Wilhelm’s foundation in the Springs rock solid

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Dick Wilhelm’s family homesteaded in the Calhan/Ramah area during 1870.

Dick Wilhelm’s family homesteaded in the Calhan/Ramah area during 1870.

Dick Wilhelm, owner and general manager of the Wilhelm Monument Co., is proud to be descended from one of the Pikes Peak region’s pioneering families, which arrived here before Gen. William Palmer founded Colorado Springs during 1871.

Honoring this heritage, Wilhelm serves on the board of the city-owned Pioneers’ Museum.

Wilhelm, whose family-owned company has been carving stone in Colorado Springs for more than 60 years, recently took time to tell CSBJ about himself and his business.

Organization: Wilhelm Monument Co.

Position: Owner and general manager

Hometown: Colorado Springs

How long have you lived in Colorado Springs: My family homesteaded in the Calhan/Ramah area during 1870.

Education: Bachelor’s degree in industrial relations and a master’s degree in management from Colorado State University at Fort Collins

A few words about your company: Wilhelm Monument Co. was founded during the late 1940s by Marie and Bud Wilhelm. WMC provides cemetery memorial remembrances, but our business is broadly diversified and has undertaken many commercial projects. Examples include: the granite flagpole base for Colorado College; the Purple Heart, Forward Air Controllers and Submariners memorials at Memorial Park; and the Soldiers’ Memorial at Fort Carson.

We’ve also executed neighborhood entrance and business signage, as well as address markers and bronze plaques.

Recent accomplishments: There are a lot of balls to juggle these days, and I feel pleased that I can still maintain a presence with some nonprofits that I truly enjoy supporting. But my golf game is in the tank.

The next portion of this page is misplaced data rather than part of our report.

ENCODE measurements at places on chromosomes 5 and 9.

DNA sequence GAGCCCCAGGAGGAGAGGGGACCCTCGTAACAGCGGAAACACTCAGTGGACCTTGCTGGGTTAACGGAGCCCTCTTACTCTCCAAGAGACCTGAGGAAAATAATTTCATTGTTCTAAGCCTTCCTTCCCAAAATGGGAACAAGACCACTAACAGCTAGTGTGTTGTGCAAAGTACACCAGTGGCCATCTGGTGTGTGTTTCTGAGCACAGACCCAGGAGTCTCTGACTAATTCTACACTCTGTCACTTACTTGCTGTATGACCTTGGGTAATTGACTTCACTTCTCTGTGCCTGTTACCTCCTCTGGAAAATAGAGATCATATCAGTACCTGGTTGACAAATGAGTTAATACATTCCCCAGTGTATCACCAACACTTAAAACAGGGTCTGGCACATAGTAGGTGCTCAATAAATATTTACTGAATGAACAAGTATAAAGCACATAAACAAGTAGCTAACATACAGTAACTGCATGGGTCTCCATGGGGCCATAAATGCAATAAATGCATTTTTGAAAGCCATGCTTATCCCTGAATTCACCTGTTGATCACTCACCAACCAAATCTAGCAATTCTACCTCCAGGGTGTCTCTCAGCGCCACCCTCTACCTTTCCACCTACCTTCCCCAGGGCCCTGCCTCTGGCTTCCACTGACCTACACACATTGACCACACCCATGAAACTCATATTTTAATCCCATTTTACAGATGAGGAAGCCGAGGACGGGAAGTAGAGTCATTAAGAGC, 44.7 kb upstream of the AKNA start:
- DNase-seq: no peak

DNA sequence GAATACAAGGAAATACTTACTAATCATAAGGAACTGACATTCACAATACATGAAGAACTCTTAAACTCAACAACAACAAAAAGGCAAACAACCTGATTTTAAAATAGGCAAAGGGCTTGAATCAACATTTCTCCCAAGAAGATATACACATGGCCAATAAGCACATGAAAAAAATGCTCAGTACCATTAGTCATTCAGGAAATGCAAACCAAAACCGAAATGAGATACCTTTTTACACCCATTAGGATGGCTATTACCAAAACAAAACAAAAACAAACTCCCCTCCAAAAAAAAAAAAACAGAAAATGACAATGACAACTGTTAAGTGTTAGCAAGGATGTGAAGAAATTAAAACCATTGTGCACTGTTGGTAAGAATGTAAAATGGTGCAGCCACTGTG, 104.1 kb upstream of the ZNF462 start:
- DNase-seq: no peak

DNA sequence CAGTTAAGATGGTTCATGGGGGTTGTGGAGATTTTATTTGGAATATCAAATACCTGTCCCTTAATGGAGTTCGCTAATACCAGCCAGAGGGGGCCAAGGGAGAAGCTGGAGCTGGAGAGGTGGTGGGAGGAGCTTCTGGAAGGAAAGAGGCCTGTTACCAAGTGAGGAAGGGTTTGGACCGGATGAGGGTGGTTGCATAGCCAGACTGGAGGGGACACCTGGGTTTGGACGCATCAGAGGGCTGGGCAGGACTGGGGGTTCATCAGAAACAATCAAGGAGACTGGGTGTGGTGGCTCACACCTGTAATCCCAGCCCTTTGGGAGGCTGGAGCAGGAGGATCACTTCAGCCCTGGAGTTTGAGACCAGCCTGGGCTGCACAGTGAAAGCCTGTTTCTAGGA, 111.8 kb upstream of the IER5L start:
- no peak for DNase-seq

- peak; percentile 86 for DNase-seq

Biggest career break: There have been two. My corporate life – when I was hired to be the director of organizational development for the Burlington Northern Holding Co. at a time of total corporate reorganization – an unbelievable education, and the opportunity to own and manage my own business when requested by my parents (because of their age and health) to return to Colorado Springs – to my home, my family and my family’s business.

The toughest part of your job: Letting go of my perceived need to be involved in every detail. It is tough in a closely held business to let others contribute to the level of their capability. The older and more tired I get, the smarter and more talented others are becoming … hmmm?

Someone you admire: Not someone in particular, but I admire people who are good listeners, and I believe this quality is a huge factor in life-long learning. I also admire those who tell it like it is, and not what they think you want to hear.

About your family: Judy and I have been married for 32 years, after dating for nine. She thinks we’re not good decision makers. Our son Rick, 27, and our daughter Libby, 24, are both University of Colorado graduates. Judy and I both graduated from CSU. Where did we go wrong … or right?

Something else you’d like to accomplish: I like to work. My goal is to keep excited, diligent and hopefully relevant as long as possible.

How your business will change during the next decade: Traditional memorialization (the family monument) might no longer be the standard. The future requires adapting to different tastes, needs, requirements and competitors if we intend to flourish. Sound anything like your business?

What book are you currently reading? “The Contested Plains – Indians, Goldseekers and the Rush to Colorado” by Elliott West.

What is the one thing you would change about Colorado Springs? I often feel that Colorado Springs has become a collection of quite diverse neighborhoods. I anxiously await the results of those working on a vision for our future that creates an identity related to our rich heritage. I also hope that our growth is not just in size, but in the wisdom to proactively consider and manage the implications.